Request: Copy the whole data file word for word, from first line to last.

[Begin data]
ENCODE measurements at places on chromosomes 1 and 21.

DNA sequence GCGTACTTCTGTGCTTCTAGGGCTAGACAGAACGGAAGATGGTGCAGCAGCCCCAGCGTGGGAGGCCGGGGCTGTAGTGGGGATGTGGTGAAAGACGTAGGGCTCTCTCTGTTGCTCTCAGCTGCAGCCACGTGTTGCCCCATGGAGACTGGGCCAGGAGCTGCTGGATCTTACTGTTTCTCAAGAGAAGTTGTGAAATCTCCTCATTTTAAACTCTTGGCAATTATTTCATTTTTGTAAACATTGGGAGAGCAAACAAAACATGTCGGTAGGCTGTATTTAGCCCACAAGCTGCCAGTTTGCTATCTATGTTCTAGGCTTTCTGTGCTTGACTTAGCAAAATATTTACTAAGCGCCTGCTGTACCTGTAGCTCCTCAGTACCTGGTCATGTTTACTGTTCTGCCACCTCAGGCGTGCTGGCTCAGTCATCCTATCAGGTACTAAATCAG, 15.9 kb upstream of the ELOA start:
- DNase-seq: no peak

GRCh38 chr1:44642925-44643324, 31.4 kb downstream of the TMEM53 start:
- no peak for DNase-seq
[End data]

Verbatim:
ENCODE measurements at places on chromosomes 1 and 21.

DNA sequence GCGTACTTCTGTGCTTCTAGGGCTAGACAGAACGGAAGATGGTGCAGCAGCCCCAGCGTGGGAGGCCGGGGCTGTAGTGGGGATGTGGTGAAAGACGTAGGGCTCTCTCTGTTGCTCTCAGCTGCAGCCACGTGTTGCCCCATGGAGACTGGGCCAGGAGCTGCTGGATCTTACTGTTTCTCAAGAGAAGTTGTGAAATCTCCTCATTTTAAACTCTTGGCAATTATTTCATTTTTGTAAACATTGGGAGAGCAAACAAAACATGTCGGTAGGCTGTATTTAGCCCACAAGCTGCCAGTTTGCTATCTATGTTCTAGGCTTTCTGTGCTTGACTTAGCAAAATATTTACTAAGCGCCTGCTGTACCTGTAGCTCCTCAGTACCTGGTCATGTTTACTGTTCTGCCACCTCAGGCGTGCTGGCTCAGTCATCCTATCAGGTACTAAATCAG, 15.9 kb upstream of the ELOA start:
- DNase-seq: no peak

GRCh38 chr1:44642925-44643324, 31.4 kb downstream of the TMEM53 start:
- no peak for DNase-seq